What a great winter that was! We had taken up cross-country skiing a couple of years before. On most weekends, and not a few evenings during the week, we’d head out to a trail to enjoy the winter scenery.
One of my favorite outings was the “Mantorville” trail. One of the local ski clubs had worked with landowners between the village of Mantorville and the county park just north of Byron, Oxbow Park, to mark off a ski trail. Somehow, they had found a dozen miles of forest, plains, trees, ponds, and hills unmatched for beauty and skiing fun. My friend Bill and I could easily finish the trail in an afternoon.
Winters were more winter-like in the seventies. The snow came earlier, often by Thanksgiving, and stayed later, sometimes skiable into March. The best weeks saw a cold snap mid-week, a couple of inches of fluffy snow on a Thursday afternoon, then a dusting of snow Friday night and brilliant sunshine on Saturday morning. We didn’t even care how cold it was if there was new snow. It wasn’t just the Mantorville trail, either. The trails at Whitewater State Park were even better. Hundreds of square miles of bluffs covered with state forest. Big hills and incredible vistas. Even local golf courses were fun to ski on a dark winter night. We always had someplace to go skiing.
When a long weekend demanded better skiing, we’d head off to someplace exotic, like Grand Marais, on the North Shore of Lake Superior. New vistas overlooking the lake. Fantastic rivers frozen into magic. Restaurants we’d never been to. Those were some great winters.
We’d planned a day of skiing for that Saturday morning in February of 1978. Friends would take our baby boy for the day. Everything was perfect.
Except the weather. It got ugly. Sunny. Warm. It started Friday and didn’t get any better the morning we were supposed to head out to the trails. Warmer by the minute. There would be nothing but mud in the fields by the time we got going. Oh, that’s disappointing.
I picked up the newspaper and flipped through pages. “Hey, did you see this old house for sale?”
We’d moved into the townhouse just a year and a half earlier and hadn’t gotten out of the habit of looking at the house for sale adverts in the paper.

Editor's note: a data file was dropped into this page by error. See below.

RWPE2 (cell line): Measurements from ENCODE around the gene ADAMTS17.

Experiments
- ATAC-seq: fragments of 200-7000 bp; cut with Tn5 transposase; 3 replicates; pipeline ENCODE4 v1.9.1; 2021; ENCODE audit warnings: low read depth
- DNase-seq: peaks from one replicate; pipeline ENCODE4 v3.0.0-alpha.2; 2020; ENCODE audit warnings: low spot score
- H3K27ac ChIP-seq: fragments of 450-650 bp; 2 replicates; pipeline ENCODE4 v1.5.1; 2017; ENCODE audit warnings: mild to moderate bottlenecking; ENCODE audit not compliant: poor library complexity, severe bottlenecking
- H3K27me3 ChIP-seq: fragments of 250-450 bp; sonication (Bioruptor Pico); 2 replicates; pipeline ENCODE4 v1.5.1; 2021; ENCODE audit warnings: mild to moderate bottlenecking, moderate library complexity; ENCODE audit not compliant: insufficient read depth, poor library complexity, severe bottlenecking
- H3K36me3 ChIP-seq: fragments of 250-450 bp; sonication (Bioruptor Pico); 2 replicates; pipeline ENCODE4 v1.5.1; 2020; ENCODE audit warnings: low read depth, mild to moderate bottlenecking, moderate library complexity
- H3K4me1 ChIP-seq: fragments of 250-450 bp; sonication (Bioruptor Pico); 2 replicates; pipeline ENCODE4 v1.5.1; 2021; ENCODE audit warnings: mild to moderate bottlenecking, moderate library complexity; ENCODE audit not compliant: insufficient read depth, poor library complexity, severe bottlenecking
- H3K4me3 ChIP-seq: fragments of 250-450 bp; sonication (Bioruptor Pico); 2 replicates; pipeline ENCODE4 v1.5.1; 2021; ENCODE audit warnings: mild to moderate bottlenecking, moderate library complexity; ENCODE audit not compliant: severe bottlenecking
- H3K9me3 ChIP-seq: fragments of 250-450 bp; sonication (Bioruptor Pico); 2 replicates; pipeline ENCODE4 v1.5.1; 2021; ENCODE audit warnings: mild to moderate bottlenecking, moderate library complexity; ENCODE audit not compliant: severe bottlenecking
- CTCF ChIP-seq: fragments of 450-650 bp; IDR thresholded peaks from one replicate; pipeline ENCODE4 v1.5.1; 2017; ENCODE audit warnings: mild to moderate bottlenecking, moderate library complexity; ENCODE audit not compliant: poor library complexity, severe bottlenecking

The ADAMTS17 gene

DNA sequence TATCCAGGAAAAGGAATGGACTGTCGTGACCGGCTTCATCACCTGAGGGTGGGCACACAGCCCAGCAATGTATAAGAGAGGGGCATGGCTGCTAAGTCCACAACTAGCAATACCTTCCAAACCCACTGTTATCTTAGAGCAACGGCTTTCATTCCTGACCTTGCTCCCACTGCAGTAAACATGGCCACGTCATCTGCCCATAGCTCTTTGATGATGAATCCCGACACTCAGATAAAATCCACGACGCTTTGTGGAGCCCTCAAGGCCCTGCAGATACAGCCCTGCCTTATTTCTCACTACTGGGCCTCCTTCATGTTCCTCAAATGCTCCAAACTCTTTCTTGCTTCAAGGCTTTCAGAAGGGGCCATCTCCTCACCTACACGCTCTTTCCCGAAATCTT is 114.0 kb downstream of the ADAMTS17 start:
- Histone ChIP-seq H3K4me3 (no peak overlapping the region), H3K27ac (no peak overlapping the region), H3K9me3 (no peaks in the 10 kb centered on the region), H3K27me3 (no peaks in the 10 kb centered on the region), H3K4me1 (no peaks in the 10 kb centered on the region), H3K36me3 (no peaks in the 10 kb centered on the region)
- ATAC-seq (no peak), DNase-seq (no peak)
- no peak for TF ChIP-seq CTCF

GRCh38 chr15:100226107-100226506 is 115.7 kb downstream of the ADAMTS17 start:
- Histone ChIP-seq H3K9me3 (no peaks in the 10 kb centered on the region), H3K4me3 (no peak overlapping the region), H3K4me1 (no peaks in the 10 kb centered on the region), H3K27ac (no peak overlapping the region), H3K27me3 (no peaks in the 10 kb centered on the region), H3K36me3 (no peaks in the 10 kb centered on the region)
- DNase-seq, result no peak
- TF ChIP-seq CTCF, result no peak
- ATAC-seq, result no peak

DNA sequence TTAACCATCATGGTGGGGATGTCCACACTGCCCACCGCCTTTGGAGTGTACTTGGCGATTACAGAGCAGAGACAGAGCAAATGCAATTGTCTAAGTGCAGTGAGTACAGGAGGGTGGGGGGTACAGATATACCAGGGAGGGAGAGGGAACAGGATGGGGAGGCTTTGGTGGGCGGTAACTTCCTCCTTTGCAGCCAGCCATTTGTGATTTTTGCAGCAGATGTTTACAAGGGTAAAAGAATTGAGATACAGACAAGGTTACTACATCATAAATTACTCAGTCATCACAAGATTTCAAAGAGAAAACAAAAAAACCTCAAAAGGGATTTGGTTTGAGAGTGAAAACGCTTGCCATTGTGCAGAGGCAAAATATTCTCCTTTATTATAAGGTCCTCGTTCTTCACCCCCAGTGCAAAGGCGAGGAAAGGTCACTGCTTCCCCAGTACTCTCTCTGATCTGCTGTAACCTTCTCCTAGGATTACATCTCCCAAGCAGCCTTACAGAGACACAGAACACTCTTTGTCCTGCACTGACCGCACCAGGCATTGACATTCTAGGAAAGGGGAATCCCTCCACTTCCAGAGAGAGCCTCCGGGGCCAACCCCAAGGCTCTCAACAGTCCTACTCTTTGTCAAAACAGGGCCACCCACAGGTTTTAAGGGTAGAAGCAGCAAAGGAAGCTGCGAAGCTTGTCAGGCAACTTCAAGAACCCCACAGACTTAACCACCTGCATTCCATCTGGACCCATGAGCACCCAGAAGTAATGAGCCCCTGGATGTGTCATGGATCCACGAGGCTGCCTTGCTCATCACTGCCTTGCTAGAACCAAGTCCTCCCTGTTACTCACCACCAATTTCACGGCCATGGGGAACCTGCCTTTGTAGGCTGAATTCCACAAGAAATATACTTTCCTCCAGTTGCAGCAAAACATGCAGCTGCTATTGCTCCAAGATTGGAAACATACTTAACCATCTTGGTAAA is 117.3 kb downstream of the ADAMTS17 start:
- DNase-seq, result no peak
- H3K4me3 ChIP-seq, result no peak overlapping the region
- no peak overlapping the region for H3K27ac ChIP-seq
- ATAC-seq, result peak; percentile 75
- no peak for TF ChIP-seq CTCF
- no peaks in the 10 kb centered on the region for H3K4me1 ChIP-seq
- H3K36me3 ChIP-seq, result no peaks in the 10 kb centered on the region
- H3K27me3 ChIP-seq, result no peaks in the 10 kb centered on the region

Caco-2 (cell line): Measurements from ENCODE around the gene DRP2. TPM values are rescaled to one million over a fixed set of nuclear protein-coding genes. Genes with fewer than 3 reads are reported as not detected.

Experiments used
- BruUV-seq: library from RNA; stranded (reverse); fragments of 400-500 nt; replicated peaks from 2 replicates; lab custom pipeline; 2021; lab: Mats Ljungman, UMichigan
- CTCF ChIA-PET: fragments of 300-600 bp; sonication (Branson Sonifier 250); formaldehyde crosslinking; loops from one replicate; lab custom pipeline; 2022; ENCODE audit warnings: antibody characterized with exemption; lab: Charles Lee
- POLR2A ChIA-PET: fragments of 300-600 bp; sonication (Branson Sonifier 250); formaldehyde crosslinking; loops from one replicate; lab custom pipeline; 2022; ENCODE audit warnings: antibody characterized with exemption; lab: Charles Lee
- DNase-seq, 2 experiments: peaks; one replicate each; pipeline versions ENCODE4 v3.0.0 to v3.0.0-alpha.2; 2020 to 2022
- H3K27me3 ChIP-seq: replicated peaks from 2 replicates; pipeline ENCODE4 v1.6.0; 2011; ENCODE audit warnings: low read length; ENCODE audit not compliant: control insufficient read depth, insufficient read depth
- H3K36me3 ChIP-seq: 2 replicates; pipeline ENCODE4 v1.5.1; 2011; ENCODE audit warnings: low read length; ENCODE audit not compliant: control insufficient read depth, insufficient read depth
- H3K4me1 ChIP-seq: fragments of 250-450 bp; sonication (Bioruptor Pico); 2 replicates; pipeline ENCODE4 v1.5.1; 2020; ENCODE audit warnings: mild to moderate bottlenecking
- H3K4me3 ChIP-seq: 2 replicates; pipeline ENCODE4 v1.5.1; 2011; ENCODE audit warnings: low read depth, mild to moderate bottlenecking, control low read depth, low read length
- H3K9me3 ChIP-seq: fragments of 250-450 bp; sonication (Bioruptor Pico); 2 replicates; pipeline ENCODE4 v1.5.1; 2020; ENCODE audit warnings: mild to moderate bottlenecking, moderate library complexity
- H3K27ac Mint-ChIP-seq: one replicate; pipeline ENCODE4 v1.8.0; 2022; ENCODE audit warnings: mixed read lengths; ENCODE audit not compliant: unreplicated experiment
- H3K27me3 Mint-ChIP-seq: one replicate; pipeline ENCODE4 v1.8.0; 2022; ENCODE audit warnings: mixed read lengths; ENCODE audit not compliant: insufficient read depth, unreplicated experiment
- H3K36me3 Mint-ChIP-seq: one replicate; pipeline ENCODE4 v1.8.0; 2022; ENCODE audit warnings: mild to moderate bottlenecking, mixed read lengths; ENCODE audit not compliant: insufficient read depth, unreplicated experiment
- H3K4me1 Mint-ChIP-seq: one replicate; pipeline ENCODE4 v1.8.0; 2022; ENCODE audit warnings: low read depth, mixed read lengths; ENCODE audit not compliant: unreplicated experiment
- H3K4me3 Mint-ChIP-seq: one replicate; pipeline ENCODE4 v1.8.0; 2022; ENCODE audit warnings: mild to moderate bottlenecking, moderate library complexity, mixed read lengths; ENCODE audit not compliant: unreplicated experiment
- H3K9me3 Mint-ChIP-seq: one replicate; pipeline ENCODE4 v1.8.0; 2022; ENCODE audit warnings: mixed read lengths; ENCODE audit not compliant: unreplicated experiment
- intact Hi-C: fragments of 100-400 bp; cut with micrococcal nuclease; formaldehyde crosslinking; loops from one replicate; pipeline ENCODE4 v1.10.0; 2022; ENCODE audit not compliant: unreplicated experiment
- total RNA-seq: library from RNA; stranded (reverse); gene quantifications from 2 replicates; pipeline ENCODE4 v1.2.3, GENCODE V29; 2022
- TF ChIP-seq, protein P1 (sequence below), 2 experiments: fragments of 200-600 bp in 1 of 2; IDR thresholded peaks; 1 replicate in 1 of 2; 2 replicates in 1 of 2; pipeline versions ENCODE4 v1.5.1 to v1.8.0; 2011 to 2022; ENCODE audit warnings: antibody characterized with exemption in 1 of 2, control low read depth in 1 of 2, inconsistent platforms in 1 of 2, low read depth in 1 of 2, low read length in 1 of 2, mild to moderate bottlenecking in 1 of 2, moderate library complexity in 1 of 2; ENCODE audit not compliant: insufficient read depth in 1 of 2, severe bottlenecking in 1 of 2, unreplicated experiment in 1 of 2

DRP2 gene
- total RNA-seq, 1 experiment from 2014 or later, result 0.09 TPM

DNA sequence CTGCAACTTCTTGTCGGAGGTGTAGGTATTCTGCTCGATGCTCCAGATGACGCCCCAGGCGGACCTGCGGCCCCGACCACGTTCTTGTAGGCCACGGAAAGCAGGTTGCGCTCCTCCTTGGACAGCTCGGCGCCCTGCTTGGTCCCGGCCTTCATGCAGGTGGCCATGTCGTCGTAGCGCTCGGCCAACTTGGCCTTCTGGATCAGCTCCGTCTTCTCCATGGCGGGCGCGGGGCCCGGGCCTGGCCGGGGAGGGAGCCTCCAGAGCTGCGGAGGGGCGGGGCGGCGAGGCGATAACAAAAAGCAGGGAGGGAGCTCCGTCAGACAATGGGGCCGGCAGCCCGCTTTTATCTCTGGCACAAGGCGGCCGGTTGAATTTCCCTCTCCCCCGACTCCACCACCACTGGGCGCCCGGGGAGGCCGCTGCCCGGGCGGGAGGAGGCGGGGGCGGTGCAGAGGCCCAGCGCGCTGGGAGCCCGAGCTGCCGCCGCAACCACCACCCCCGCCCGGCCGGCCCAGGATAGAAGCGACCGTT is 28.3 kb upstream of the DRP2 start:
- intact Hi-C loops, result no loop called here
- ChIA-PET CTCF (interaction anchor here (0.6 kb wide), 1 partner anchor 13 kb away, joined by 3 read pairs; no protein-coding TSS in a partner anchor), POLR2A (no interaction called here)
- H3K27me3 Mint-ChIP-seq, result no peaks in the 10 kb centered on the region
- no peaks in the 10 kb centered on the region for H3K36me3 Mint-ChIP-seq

“You mean that one downtown?”
We couldn’t go skiing, why not stop by and look at an open house on the way to the grocery store? We needed supplies anyway and that would kill the rest of the morning. The baby was out of the house, we couldn’t just sit at home!
That realtor didn’t know what hit him. Within an hour of us walking in the door we had gone from planning a ski trip to making the biggest purchase of a lifetime. I loved the neighborhood, and Judy fell in love with the porch swing. What started as a way to fill a morning ended up taking the rest of our life.
We hadn’t planned on buying a house. In fact, it cost plenty to make the move right then. As part of a government program, we’d taken a significant tax credit to buy the townhouse. We had to give it back. We hadn’t made any plans to take out a loan to buy a house that cost twice what the townhouse did.
It was an impulse buy to end them all. Some people get a candy bar or magazine at the supermarket checkout. We got a house on Second Street. Maybe we should have regretted that move, but it turned out to be one of the best things we ever did.
As I write this, I’m sitting just a couple of feet from where we signed the offer to buy this house, almost forty years ago. We still love this house. The neighborhood is even better, and I’ve refinished the porch swing a couple of times. Two kids graduated from the house, now the grand children run circles through the kitchen, living room and dining room.
Sometimes you get lucky. Picking up the newspaper on that winter day in 1978 was one of those times.